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Mind matters: Youth and mental health


To highlight the growing importance of addressing mental health issues among the youth, the United Nations celebrated August 12, The Youth Day, with the slogan ‘Youth and Mental Health’. With no proper studies, the prevalence rate of mental illness among Nepalis is a matter of speculation. But it is believed that at least 20 percent of youths, particularly those between 15 and 24, are battling one or the other mental disorder. Despite such high prevalence, we rarely hear of a ‘mental health crisis’ in our society. This is largely because of the stigma attached to mental illness. Psychiatrists recount stories of how middle-aged parents who bring their children to mental health clinics emphasize that their wards have no ‘mental problem’ and they only wanted to ‘get second opinion.’ This sort of pussyfooting in tackling the problem head on is indicative of the stigma that is making thousands of Nepali youth suffer silently. Many of them live in denial. 

Since growing children are most vulnerable to mental illness, the best way to address this problem would be to include mental health in school health curriculum. Just like students are informed about other diseases and how they can keep themselves safe, they should be taught that mental illness is just another disease that can be treated. Just like matters related to sex, the only way to effectively deal with mental health-related issues is to bring them out in the open. In many Western countries, the trend of educating young school-going students about their emotions is catching up. There is no reason we cannot benefit from similar interventions here. One effective method is to give little children placards with the words ‘happy’, ‘sad’, ‘feel good’ and ‘feel bad’ and encourage them to display the placard that best corresponds to their emotion that day. Another method is to designate a section of the classroom for students who are feeling ‘down’ that day. These initiatives are so effective because students can let others know about their mental state without speaking a word. Often, they simply don’t know how to frame their problems.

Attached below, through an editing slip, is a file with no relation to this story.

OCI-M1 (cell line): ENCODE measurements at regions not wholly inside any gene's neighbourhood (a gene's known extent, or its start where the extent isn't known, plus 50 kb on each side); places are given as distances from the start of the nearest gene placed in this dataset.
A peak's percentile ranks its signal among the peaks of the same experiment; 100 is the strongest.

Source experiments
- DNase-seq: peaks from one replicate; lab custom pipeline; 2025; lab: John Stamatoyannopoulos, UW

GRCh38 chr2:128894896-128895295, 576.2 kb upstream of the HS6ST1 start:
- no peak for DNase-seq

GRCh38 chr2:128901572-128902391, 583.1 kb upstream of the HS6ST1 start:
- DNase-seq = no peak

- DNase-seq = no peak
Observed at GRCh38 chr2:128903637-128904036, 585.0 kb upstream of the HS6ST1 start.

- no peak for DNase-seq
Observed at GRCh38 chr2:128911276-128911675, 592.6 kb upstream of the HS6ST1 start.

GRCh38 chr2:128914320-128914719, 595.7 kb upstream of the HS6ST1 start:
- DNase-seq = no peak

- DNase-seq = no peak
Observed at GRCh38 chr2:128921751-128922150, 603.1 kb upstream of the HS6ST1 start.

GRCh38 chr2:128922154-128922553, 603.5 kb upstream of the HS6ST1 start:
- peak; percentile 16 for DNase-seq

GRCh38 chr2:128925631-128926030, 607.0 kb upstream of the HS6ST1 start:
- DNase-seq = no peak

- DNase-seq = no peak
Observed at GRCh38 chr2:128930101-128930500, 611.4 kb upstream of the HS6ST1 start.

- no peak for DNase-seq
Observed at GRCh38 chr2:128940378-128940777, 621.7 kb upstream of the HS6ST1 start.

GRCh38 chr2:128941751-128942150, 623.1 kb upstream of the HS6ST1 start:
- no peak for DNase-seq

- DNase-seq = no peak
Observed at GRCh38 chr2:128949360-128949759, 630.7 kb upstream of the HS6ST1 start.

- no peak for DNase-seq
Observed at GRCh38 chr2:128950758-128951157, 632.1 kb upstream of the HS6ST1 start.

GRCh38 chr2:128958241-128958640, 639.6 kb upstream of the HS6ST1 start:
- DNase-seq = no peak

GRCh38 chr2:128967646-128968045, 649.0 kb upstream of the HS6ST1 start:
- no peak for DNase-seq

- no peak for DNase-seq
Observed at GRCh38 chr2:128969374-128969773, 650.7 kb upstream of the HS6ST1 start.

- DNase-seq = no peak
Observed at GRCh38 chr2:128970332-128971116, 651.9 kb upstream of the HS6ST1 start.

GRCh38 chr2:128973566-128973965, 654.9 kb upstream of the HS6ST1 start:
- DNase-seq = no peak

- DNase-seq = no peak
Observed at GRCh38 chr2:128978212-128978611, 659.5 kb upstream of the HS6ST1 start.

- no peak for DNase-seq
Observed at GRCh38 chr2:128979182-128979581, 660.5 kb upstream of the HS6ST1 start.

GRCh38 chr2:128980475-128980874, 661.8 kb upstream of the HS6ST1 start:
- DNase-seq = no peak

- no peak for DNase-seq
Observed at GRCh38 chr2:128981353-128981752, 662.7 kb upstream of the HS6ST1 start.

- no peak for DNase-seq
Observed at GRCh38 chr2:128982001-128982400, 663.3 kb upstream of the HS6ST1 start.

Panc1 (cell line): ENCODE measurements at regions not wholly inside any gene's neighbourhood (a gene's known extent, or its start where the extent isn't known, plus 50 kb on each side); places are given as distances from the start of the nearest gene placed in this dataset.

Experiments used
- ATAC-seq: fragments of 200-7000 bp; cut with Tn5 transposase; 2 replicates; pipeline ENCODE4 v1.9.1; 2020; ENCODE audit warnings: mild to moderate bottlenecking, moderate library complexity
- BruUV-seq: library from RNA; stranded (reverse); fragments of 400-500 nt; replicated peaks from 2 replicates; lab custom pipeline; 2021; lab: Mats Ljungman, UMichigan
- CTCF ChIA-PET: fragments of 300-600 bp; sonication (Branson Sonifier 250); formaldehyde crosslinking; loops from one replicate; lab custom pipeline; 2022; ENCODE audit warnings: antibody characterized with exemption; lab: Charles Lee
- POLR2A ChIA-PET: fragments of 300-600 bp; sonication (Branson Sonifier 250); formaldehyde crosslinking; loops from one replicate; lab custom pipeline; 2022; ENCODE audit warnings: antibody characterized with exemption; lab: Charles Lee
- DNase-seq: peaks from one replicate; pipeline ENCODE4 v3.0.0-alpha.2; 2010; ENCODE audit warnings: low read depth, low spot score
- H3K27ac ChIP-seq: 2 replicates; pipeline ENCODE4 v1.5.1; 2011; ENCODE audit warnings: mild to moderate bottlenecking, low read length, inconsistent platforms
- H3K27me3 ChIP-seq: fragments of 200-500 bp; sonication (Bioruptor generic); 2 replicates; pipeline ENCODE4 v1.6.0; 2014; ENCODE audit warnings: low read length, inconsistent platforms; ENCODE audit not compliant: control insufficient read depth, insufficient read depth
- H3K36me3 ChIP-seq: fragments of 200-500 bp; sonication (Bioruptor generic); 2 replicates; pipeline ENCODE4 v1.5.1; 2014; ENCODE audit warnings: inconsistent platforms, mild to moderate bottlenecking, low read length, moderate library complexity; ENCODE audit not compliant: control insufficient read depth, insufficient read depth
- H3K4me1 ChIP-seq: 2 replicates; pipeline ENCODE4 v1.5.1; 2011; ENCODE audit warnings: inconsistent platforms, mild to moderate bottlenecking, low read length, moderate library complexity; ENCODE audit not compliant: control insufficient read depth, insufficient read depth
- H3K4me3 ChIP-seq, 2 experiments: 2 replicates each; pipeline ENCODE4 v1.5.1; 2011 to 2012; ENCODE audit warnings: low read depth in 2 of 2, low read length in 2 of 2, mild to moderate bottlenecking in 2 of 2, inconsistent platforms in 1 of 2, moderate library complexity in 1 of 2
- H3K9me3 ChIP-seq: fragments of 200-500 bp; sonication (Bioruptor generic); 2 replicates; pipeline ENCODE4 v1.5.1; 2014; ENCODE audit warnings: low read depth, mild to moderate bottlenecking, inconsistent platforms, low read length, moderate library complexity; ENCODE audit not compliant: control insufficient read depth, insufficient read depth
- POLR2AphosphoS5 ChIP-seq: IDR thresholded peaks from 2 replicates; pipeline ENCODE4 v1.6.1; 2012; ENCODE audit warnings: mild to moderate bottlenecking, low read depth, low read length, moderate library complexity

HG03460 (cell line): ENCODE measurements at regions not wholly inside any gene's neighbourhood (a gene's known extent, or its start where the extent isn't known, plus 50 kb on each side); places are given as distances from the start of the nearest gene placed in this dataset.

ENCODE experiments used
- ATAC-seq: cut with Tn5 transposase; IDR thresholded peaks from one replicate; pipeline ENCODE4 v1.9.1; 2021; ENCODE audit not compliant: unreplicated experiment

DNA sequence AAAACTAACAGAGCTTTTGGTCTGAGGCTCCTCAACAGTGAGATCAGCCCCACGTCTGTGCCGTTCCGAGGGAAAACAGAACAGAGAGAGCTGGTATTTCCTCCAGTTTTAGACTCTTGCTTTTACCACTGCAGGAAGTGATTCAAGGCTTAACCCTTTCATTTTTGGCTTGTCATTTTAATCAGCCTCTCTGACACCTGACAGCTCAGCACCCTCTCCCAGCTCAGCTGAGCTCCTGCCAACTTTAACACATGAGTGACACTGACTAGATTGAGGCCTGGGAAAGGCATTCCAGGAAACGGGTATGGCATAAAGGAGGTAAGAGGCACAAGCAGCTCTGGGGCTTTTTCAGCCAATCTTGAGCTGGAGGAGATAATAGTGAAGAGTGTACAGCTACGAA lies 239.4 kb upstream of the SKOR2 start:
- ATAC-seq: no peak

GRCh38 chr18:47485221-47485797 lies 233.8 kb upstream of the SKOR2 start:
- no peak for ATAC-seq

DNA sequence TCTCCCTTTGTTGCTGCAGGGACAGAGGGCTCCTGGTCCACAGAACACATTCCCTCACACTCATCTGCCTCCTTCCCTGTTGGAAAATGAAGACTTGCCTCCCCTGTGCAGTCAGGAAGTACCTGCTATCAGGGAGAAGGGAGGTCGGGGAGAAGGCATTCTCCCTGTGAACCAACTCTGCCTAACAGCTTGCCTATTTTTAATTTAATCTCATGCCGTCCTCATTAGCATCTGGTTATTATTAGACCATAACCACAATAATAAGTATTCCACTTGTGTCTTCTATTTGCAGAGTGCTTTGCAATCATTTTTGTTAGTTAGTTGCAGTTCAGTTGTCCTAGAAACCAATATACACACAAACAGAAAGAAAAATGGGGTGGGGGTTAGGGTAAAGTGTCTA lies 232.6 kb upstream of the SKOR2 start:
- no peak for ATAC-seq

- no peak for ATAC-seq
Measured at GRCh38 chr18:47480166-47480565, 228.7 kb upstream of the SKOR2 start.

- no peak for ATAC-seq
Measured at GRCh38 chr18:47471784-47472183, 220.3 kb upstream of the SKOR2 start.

There is also a woeful paucity of informative material on mental illness in our popular media. The ‘hand washing campaign’ has been a big success since its slogans appear in virtually all of the popular media, print and broadcast. Wildly-popular youth icons like Selena Gomez and Sachin Tendulkar now promote hand-washing in Nepal. But there has been no such initiative in mental health, a no less important issue. Hopefully, with the United Nations designating a whole year to tackle mental health problems among the youth, things will begin to change. If the UN line agencies in Nepal start pushing mental health issues (just like they have pushed hand washing), we could start witnessing immediate changes. The Nepali state for its part has shown brazen neglect of this growing menace, which is most evident in its setting aside under a percentage of total health budget for mental health. This willful neglect must end if we are serious about developing a truly healthy society.

For Indian tourists travelling by land:- 72 hours (-ve) C-19 report, CCMC form and Antigen Test at entry point

For Indian tourists travelling by land:- 72 hours (-ve) C-19 report, CCMC form and Antigen Test at entry point

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Information for Indian tourists travelling by land:- 72 hours (-) C-19 report, CCMC form and Antigen Test at entry point
Information for Indian tourists travelling by land:- 72 hours (-) C-19 report, CCMC form and Antigen Test at entry point
Information for Indian tourists travelling by land:- 72 hours (-) C-19 report, CCMC form and Antigen Test at entry point